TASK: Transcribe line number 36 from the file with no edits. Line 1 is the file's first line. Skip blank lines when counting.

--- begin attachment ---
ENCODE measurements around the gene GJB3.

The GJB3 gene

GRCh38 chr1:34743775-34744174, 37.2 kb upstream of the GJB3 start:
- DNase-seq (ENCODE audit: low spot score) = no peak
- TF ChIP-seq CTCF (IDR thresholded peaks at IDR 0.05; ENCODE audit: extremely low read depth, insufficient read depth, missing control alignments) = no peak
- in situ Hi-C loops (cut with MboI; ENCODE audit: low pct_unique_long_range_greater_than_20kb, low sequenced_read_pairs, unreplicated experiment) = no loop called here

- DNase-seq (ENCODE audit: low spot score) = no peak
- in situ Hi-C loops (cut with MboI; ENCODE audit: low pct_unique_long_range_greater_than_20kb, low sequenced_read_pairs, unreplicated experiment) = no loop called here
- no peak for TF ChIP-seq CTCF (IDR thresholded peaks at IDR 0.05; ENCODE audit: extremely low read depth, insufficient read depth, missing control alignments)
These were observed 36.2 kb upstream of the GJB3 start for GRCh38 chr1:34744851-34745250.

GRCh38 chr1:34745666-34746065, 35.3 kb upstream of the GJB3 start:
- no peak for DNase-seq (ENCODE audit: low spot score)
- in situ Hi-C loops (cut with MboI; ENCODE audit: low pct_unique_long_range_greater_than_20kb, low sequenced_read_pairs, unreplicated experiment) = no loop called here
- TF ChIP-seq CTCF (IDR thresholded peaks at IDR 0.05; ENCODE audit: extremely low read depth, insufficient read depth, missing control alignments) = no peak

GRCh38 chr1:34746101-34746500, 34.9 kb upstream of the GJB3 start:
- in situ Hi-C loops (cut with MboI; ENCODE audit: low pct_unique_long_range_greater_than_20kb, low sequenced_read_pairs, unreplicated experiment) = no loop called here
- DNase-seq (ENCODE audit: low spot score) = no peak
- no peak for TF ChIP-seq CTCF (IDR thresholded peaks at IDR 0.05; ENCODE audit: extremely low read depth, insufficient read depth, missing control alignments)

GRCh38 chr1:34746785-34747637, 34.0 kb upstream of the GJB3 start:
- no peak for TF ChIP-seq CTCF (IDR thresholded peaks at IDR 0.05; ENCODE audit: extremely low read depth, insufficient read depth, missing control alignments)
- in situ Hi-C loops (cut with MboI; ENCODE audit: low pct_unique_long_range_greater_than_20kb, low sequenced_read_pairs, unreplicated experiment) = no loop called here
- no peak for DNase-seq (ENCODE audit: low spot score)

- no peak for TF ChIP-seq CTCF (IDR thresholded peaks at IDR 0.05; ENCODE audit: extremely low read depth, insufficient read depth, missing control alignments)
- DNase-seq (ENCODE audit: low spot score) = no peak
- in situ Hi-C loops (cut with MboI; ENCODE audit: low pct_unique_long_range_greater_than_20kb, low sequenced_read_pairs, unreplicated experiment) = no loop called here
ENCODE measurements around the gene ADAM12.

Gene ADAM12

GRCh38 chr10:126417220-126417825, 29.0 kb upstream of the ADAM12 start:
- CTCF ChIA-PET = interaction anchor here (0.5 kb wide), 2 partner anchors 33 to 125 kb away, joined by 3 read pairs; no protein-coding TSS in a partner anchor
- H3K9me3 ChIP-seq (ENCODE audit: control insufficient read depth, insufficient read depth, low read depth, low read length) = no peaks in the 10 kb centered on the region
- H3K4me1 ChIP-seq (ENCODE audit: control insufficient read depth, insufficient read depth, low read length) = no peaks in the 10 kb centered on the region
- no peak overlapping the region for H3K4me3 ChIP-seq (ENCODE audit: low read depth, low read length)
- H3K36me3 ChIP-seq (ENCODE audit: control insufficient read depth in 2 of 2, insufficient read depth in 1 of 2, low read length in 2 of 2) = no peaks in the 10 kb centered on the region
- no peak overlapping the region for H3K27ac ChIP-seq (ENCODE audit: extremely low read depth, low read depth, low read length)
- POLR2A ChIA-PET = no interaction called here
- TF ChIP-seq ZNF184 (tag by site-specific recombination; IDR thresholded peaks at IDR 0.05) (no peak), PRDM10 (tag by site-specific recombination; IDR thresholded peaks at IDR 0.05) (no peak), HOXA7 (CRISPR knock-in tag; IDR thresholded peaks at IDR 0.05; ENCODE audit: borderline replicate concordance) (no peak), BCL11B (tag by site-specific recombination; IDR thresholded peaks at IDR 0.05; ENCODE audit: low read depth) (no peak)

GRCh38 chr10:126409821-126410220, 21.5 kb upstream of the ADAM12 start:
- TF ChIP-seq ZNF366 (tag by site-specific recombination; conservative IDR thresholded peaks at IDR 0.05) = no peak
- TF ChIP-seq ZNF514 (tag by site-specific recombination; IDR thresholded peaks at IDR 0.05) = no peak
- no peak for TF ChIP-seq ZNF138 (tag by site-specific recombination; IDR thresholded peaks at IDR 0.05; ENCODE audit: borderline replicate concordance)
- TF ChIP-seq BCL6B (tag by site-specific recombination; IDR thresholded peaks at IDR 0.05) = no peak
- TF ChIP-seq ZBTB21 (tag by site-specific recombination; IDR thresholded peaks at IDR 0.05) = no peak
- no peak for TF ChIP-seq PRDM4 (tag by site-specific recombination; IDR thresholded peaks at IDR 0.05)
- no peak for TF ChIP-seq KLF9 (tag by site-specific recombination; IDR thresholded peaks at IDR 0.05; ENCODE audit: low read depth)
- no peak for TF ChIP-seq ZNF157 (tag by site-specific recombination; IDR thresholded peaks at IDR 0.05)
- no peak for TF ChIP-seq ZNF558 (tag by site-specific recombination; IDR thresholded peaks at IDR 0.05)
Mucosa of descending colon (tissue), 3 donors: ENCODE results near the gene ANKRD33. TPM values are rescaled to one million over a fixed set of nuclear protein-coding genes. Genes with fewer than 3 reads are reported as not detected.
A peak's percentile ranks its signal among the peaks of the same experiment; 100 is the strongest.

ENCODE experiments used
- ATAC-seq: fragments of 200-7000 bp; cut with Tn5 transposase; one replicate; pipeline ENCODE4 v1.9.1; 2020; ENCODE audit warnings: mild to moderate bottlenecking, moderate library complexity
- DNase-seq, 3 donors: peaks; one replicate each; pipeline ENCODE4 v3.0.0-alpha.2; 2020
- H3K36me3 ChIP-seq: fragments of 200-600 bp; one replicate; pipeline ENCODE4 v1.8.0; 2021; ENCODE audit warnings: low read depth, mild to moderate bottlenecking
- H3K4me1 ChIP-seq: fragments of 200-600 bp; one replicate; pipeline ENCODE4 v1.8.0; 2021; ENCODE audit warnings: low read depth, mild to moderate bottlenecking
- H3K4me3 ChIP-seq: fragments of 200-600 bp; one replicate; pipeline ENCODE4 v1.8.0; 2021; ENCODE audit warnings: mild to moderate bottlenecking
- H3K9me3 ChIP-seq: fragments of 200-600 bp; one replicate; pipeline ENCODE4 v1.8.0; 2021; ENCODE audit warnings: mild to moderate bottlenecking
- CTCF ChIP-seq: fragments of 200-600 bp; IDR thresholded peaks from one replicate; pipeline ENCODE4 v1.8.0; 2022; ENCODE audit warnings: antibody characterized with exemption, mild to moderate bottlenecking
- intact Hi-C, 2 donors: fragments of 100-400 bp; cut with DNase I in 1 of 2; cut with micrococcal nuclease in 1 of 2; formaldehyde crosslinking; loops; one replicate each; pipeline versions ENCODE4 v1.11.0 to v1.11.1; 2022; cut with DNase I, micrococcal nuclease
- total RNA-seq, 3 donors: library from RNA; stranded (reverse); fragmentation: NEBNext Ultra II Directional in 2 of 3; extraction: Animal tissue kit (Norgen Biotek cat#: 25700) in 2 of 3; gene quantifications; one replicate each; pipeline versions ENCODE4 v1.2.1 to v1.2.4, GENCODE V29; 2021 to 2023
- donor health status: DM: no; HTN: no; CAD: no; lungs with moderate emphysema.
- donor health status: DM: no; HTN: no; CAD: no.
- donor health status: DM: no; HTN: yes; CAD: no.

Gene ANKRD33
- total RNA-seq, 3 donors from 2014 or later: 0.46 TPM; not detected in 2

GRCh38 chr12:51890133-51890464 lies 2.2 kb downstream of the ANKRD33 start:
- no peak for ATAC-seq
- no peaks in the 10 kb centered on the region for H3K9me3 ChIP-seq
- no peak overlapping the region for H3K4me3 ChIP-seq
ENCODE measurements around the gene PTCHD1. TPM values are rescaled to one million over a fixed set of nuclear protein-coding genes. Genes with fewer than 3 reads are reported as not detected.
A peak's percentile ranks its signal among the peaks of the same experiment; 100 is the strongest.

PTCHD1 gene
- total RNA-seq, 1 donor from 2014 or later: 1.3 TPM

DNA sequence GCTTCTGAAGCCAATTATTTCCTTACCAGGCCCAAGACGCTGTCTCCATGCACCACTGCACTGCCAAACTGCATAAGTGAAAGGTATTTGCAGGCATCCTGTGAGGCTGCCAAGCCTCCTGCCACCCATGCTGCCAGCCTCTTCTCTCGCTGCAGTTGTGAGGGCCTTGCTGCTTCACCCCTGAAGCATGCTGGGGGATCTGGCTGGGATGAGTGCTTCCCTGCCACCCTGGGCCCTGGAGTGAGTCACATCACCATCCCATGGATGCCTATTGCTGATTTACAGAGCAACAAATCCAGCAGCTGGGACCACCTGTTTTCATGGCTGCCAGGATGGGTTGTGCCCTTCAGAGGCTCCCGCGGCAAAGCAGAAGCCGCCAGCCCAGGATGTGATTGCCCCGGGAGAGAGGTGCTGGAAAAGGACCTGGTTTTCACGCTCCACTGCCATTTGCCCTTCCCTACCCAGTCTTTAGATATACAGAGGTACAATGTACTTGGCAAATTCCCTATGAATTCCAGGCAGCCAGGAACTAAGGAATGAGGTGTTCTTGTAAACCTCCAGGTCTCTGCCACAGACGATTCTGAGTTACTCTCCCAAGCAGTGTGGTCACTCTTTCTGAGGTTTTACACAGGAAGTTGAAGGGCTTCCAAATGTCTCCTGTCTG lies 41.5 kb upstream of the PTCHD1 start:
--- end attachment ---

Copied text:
- TF ChIP-seq ZNF184 (tag by site-specific recombination; IDR thresholded peaks at IDR 0.05) (no peak), PRDM10 (tag by site-specific recombination; IDR thresholded peaks at IDR 0.05) (no peak), HOXA7 (CRISPR knock-in tag; IDR thresholded peaks at IDR 0.05; ENCODE audit: borderline replicate concordance) (no peak), BCL11B (tag by site-specific recombination; IDR thresholded peaks at IDR 0.05; ENCODE audit: low read depth) (no peak)